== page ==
Suppose n fair 6-sided dice are rolled simultaneously. What is the expected value of the score on the highest valued die?
We seek the expected value of the highest individual score when n dice are thrown. We first find pn(k), the probability that the highest score is k.
There are kn ways in which n dice can each show k or less.
For the highest score to equal k, we must subtract those cases for which each die shows less than k; these number (k − 1)n.
So, k is the highest score in kn − (k − 1)n cases out of 6n.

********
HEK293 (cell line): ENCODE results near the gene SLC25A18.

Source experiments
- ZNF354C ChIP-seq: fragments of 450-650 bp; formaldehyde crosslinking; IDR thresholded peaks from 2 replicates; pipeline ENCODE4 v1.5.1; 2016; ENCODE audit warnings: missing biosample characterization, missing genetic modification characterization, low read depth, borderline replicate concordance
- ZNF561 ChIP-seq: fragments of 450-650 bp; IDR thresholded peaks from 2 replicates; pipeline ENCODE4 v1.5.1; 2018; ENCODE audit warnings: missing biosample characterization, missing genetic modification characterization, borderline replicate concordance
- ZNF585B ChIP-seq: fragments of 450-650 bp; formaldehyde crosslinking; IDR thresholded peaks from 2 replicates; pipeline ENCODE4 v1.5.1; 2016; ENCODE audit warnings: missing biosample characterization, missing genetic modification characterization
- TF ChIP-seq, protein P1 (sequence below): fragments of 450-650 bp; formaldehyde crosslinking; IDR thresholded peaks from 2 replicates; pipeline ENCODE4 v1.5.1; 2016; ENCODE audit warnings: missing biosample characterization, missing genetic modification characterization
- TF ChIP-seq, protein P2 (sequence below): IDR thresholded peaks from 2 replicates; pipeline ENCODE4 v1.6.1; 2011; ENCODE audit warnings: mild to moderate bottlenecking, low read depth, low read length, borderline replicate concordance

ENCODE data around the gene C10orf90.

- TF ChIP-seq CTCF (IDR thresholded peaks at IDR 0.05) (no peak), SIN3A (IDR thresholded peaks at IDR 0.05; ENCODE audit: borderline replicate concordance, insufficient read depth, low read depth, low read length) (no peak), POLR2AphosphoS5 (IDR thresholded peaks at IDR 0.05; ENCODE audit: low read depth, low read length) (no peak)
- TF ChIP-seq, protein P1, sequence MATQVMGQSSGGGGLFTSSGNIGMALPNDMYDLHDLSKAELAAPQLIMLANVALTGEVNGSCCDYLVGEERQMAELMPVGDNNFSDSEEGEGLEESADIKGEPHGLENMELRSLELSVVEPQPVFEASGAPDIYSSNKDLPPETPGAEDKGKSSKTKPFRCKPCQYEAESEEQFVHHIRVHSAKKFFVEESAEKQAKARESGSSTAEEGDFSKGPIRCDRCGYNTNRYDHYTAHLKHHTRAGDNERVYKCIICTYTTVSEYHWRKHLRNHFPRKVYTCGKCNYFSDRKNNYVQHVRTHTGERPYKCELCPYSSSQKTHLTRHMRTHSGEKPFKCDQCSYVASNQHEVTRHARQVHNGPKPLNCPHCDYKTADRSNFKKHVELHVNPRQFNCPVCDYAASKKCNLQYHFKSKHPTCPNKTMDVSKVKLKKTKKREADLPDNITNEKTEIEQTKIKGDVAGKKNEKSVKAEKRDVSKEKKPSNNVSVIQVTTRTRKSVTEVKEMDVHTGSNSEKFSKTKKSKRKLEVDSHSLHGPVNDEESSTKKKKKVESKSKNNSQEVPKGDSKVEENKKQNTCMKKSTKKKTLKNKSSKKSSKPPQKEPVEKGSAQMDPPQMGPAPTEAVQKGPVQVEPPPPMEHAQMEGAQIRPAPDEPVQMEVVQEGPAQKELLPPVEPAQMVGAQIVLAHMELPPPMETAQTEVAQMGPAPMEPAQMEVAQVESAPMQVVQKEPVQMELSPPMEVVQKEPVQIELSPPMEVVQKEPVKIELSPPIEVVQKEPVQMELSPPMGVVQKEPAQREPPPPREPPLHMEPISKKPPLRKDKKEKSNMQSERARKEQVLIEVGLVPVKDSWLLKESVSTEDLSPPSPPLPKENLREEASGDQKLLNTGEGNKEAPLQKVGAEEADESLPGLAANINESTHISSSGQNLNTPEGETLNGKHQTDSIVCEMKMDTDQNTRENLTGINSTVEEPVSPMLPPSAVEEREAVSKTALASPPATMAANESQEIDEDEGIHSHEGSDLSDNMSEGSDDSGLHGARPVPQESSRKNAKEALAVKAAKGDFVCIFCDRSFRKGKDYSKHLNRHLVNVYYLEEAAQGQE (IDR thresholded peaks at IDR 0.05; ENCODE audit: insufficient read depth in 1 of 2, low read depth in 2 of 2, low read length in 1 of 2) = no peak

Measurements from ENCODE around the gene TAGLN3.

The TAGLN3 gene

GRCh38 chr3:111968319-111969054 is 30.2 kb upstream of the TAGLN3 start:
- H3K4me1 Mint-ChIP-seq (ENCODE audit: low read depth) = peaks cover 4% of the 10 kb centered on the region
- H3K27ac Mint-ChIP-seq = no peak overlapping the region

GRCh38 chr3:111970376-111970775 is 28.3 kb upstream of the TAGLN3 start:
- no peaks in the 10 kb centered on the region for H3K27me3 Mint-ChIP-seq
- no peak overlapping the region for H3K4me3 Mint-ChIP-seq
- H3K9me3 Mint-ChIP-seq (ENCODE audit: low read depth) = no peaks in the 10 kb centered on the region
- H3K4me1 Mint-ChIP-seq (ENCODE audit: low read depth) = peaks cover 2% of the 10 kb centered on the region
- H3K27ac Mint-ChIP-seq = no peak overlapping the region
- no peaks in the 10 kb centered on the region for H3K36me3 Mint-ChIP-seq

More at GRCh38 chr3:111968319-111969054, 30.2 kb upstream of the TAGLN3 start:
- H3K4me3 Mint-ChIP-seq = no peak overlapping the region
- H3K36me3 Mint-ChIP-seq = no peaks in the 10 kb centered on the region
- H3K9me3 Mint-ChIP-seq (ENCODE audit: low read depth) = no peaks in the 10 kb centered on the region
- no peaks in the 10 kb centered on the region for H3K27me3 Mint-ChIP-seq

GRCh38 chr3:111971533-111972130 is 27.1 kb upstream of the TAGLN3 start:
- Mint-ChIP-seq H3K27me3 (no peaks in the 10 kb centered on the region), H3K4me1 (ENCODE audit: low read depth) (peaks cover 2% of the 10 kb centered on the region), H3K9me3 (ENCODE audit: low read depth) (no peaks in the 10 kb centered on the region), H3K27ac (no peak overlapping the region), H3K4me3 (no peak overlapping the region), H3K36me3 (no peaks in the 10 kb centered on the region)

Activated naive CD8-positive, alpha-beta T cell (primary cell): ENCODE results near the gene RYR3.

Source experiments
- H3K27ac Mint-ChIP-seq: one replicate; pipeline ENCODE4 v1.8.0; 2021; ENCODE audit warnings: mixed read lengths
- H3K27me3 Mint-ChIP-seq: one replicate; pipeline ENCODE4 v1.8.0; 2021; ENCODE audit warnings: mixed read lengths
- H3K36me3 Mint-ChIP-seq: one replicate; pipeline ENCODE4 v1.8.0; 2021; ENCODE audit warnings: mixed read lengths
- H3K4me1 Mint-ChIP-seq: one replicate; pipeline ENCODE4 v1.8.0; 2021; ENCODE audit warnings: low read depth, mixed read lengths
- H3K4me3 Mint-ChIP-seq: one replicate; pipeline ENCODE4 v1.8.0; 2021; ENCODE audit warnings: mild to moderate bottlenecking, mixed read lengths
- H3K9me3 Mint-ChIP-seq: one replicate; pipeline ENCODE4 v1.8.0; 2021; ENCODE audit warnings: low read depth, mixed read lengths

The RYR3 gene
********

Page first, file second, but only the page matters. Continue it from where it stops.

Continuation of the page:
In other words, pn(k), the probability that the highest individual score is k, is (kn − (k − 1)n)/6n.
The expected value, E(n), of the highest score is the sum, from k = 1 to 6, of k · pn(k).
|Hence E(n)||= [6(6n−5n) + 5(5n−4n) + 4(4n−3n) + 3(3n−2n) + 2(2n−1n) + 1(1n−0n)]/6n.|
|= 6 − (1n + 2n + 3n + 4n + 5n)/6n.|
The table below shows E(n), correct to four decimal places, for various values of n, from 1 to 50. As expected intuitively, E(n) approaches 6, as n increases.